A collaboration of university scientists and researchers working at Los Alamos Laboratory in New Mexico has published a final result paper that describes controversial research regarding neutrinos.
Neutrinos are particles that rain down and pass through us from the sun and cosmic rays, in numbers of billions per second. They make up a small part of the "dark matter" of the universe.
David Caldwell, research professor of physics, of the University of California, Santa Barbara, who is a member of the group of researchers, said that if these latest results are right "they will shake up a lot of things."
The existence of neutrinos was first postulated 70 years ago by Wolfgang Pauli, and ever since then the physics world has been trying to find and analyze them. This latest experiment, published in the Physical Review, earlier this month, has results requiring a fourth type of neutrino, the sterile neutrino, which, according to Caldwell makes many physicists uncomfortable since it is impossible to detect directly, and very difficult to understand theoretically.
Caldwell explained that the article reports on results of an experiment that ran from 1993-1998. Data were collected from the Los Alamos Neutron Science Center accelerator, an intense source of low energy neutrinos. The Liquid Scintillator Neutrino Detector (LSND) is a tank viewed by 1220 photo-multipliers and filled with 167 tons of baby oil. In the baby oil is dissolved 14 pounds of an organic scintillator so as to produce two kinds of light by which to identify charged particles produced in the tank by neutrino interactions.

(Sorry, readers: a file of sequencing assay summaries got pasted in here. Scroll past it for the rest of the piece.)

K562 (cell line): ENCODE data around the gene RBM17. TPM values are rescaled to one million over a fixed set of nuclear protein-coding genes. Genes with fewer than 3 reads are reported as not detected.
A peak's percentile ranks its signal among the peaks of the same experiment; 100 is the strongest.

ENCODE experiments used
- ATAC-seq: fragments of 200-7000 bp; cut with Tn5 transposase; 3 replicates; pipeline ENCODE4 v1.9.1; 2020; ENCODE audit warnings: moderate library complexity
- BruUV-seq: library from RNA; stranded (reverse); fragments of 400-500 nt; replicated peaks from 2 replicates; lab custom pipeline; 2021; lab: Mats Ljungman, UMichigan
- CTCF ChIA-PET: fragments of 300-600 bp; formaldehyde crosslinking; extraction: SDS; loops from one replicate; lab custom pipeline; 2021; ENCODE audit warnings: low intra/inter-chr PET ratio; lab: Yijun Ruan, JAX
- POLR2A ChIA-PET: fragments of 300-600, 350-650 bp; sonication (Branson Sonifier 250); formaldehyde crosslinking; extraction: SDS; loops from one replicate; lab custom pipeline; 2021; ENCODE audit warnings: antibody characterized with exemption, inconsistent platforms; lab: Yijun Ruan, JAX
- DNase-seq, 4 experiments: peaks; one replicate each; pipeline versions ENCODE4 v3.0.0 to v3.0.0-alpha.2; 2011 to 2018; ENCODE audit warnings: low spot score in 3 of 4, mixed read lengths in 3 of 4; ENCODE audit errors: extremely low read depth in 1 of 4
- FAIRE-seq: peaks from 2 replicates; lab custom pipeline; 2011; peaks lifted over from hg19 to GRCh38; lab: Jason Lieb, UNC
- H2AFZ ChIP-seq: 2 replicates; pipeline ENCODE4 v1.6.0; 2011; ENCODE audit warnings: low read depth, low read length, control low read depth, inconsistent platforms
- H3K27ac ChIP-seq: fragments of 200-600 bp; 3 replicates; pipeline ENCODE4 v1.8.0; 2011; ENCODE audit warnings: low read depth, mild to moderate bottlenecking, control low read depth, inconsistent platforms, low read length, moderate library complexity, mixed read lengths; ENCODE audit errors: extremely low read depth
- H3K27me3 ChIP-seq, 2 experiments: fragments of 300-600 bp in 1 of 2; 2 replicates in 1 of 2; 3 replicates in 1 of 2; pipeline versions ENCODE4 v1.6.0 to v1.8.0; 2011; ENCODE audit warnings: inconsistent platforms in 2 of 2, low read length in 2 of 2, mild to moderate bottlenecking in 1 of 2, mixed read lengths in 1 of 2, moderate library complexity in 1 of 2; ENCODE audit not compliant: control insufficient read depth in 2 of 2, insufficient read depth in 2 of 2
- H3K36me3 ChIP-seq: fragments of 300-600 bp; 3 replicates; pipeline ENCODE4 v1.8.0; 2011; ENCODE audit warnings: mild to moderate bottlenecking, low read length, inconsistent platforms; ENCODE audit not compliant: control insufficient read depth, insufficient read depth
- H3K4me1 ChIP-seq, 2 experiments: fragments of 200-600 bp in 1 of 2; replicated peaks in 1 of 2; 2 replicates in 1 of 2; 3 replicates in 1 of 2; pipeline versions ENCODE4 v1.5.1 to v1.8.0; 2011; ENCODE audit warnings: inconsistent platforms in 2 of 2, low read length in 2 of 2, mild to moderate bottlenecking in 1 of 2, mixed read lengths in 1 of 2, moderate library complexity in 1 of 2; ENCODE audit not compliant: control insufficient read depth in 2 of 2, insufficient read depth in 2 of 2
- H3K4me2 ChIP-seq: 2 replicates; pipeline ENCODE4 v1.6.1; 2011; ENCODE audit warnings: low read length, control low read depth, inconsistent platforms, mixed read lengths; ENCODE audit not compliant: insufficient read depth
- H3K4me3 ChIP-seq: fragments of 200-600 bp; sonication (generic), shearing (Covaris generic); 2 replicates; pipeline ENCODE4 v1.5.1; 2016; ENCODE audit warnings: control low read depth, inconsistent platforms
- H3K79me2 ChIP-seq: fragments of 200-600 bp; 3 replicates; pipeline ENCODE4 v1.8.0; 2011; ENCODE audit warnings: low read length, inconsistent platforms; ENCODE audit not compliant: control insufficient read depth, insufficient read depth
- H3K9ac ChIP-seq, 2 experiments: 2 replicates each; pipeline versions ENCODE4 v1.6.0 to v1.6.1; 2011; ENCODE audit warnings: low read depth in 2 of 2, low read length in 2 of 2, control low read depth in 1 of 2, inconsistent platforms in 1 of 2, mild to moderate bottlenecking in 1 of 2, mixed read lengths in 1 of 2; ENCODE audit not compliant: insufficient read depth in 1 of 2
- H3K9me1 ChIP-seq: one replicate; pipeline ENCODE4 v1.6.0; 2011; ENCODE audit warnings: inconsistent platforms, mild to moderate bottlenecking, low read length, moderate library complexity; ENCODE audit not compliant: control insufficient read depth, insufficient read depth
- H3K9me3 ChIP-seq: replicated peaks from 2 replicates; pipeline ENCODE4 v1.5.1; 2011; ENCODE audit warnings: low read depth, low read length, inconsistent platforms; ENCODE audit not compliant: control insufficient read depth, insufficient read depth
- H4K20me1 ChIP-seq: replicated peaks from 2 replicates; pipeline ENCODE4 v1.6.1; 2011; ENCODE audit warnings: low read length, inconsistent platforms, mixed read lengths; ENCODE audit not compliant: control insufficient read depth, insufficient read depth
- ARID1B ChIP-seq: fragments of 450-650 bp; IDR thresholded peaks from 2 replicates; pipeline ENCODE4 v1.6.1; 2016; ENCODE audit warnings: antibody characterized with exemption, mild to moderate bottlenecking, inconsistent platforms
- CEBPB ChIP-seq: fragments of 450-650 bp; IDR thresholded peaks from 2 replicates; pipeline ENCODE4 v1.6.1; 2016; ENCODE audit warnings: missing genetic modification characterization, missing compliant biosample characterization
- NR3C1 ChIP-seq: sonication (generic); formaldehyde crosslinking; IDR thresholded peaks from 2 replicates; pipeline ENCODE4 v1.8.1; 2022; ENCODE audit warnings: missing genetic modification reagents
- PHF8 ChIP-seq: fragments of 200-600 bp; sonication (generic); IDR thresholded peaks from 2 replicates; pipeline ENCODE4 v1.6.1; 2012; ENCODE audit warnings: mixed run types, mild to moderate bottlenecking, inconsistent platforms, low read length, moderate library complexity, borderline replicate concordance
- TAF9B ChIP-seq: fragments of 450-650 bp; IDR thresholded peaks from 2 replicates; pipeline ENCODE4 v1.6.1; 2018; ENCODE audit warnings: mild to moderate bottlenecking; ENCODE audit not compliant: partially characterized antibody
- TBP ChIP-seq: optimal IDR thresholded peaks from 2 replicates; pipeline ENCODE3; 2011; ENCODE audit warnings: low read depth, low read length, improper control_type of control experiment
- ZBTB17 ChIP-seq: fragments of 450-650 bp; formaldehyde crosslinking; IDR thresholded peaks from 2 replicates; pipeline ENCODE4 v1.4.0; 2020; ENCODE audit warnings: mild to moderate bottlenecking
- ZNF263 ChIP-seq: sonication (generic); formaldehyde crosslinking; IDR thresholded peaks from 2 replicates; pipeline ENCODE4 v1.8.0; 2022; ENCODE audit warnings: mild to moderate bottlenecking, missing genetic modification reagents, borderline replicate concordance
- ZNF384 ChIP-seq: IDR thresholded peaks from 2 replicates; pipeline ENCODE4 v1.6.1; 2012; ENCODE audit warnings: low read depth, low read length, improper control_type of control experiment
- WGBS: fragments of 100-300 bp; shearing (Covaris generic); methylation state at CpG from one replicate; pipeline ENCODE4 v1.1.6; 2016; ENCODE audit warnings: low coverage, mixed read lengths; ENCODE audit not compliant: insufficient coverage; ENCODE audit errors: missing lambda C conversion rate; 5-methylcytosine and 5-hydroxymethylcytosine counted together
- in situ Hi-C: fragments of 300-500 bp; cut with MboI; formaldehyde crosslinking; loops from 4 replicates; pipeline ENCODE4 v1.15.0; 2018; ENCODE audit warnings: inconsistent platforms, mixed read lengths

While the three known types of neutrinos (designated electron, mu, and tau) have extremely weak interactions -- in other words it is very rare that they knock into other particles -- the sterile neutrino would have essentially no interactions at all.
Electron neutrinos from the sun do not reach the Earth in the number expected, and it is now rather clear that this is because they change into another type of neutrino. Similarly, observation of mu neutrinos produced in our atmosphere also show conversion or oscillation to another kind of neutrino.
It was first thought that neutrinos must be without mass, but given oscillation, they must have mass, like the electron and unlike photons which are without mass.
Caldwell went on to say that the oscillation observations actually measure the difference in mass between the initial neutrino and the one into which it converts. The problem is that those mass differences are quite different in the three cases: solar, atmospheric, and LSND. With three neutrino masses there can be only two independent mass differences. A fourth neutrino is required, yet other measurements show there can be only three having the normal weak interactions, hence the peculiar sterile neutrino.
Such new phenomena would have an enormous impact on the standard model of particle physics and would have very broad implications for future research in the fields of nuclear physics, high-energy physics, and astrophysics.